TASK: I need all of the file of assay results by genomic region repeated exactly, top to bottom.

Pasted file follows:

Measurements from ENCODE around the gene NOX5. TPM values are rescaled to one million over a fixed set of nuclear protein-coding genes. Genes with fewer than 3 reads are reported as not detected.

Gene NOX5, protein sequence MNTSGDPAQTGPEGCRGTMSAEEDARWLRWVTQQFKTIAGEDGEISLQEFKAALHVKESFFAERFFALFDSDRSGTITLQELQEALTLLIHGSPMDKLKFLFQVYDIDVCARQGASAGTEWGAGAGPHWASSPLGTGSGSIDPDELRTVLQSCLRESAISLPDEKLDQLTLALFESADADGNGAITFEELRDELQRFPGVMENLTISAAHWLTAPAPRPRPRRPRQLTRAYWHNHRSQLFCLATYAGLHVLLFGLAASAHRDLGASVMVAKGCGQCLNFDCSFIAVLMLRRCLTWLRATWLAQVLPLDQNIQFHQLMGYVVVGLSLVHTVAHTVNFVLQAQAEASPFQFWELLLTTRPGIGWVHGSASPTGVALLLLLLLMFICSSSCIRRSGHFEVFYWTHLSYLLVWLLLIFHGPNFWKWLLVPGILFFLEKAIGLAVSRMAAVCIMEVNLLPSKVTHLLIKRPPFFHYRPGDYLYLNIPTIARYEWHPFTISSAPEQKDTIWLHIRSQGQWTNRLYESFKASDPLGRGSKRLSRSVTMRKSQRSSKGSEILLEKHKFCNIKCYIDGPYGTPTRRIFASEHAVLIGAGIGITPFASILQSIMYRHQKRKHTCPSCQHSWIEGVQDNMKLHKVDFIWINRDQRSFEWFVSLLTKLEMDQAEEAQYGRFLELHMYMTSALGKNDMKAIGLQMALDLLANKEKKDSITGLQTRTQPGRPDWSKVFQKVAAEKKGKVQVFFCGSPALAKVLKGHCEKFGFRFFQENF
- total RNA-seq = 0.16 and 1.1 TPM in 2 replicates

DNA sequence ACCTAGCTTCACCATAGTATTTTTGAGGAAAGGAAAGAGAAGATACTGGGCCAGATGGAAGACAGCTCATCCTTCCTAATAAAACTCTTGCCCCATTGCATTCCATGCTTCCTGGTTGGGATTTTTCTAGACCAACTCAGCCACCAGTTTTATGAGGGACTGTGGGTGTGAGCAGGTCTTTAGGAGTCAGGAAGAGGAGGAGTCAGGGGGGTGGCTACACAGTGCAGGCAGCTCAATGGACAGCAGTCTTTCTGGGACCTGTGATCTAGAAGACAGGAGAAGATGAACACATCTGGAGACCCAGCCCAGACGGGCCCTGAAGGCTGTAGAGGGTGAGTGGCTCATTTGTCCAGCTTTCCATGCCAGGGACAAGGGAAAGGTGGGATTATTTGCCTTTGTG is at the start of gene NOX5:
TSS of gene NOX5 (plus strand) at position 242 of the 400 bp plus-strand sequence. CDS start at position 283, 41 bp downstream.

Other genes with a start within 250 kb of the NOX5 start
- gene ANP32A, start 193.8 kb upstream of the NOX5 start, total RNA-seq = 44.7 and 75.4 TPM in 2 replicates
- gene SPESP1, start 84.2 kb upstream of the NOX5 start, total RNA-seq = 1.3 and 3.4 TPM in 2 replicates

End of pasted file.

Measurements from ENCODE around the gene NOX5. TPM values are rescaled to one million over a fixed set of nuclear protein-coding genes. Genes with fewer than 3 reads are reported as not detected.

Gene NOX5, protein sequence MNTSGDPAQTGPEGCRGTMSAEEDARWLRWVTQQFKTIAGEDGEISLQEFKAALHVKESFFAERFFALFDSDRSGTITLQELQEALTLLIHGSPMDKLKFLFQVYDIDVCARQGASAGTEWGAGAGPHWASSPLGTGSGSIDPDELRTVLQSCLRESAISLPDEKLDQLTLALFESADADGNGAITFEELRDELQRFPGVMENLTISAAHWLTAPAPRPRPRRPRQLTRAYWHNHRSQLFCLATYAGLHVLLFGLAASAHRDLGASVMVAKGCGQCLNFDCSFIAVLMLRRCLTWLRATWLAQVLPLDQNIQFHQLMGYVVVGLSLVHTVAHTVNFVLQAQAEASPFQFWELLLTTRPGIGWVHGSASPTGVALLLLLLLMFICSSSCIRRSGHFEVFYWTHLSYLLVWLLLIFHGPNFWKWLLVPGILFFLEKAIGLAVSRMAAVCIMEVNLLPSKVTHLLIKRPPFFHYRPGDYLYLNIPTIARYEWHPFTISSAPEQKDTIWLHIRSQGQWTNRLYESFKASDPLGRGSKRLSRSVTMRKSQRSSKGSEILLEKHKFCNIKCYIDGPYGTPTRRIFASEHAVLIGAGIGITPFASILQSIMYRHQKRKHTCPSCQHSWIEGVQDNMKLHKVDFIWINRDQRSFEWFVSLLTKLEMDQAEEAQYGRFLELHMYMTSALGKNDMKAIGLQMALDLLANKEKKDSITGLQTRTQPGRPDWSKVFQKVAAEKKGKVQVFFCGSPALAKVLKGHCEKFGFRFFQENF
- total RNA-seq = 0.16 and 1.1 TPM in 2 replicates

DNA sequence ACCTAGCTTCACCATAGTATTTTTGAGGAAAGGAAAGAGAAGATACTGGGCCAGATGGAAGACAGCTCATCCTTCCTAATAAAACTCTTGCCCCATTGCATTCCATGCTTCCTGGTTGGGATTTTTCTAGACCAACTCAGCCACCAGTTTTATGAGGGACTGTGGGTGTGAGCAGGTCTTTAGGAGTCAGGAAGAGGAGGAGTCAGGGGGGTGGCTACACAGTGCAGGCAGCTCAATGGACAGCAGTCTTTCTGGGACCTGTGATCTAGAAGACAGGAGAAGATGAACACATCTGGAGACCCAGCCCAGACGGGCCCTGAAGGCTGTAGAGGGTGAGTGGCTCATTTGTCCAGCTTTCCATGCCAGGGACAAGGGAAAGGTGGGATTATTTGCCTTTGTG is at the start of gene NOX5:
TSS of gene NOX5 (plus strand) at position 242 of the 400 bp plus-strand sequence. CDS start at position 283, 41 bp downstream.

Other genes with a start within 250 kb of the NOX5 start
- gene ANP32A, start 193.8 kb upstream of the NOX5 start, total RNA-seq = 44.7 and 75.4 TPM in 2 replicates
- gene SPESP1, start 84.2 kb upstream of the NOX5 start, total RNA-seq = 1.3 and 3.4 TPM in 2 replicates